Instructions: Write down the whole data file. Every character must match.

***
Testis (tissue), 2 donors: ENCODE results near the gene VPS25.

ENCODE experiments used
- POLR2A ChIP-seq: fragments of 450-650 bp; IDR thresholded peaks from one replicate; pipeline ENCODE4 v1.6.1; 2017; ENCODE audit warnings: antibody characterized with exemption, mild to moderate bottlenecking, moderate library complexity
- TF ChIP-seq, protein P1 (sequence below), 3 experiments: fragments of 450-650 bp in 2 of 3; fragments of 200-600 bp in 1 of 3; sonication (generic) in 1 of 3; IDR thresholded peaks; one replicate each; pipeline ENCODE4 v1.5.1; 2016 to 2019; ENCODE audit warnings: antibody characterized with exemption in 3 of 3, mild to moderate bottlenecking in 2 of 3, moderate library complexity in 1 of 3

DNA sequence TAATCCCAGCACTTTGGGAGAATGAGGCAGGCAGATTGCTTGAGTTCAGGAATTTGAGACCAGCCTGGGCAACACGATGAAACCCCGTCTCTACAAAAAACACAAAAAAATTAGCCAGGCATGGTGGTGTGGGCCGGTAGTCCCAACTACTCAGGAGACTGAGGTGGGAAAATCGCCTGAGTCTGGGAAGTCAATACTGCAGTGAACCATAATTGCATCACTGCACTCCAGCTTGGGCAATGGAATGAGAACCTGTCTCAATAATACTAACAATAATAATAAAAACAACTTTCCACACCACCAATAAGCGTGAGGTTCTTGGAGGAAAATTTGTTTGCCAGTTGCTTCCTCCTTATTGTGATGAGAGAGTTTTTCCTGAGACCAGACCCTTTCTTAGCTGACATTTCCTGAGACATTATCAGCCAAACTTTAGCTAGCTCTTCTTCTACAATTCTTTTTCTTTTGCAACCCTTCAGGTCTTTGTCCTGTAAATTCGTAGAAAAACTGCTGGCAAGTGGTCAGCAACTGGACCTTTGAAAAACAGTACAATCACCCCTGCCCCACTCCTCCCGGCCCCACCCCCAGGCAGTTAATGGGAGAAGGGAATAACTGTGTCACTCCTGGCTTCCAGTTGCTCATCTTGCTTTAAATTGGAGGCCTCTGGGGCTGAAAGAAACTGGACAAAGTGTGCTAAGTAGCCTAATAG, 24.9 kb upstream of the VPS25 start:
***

Testis (tissue), 2 donors: ENCODE results near the gene VPS25.

ENCODE experiments used
- POLR2A ChIP-seq: fragments of 450-650 bp; IDR thresholded peaks from one replicate; pipeline ENCODE4 v1.6.1; 2017; ENCODE audit warnings: antibody characterized with exemption, mild to moderate bottlenecking, moderate library complexity
- TF ChIP-seq, protein P1 (sequence below), 3 experiments: fragments of 450-650 bp in 2 of 3; fragments of 200-600 bp in 1 of 3; sonication (generic) in 1 of 3; IDR thresholded peaks; one replicate each; pipeline ENCODE4 v1.5.1; 2016 to 2019; ENCODE audit warnings: antibody characterized with exemption in 3 of 3, mild to moderate bottlenecking in 2 of 3, moderate library complexity in 1 of 3

DNA sequence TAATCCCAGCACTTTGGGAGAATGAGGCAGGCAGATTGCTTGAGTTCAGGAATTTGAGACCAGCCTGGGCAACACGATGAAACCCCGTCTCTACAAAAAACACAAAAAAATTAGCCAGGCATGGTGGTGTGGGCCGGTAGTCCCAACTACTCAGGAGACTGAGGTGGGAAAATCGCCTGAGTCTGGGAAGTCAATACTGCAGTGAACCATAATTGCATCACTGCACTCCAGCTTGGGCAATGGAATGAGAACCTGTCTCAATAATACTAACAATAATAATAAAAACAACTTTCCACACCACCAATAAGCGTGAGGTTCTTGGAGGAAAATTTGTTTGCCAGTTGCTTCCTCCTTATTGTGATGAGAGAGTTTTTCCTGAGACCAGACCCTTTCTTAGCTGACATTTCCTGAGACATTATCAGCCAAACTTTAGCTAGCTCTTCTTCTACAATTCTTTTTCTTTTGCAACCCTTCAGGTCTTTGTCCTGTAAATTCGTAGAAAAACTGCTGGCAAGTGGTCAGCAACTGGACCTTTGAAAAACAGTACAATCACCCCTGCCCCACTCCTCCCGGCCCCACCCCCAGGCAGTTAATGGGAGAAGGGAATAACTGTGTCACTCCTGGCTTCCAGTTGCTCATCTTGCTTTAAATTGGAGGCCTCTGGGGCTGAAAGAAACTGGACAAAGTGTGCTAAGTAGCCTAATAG, 24.9 kb upstream of the VPS25 start: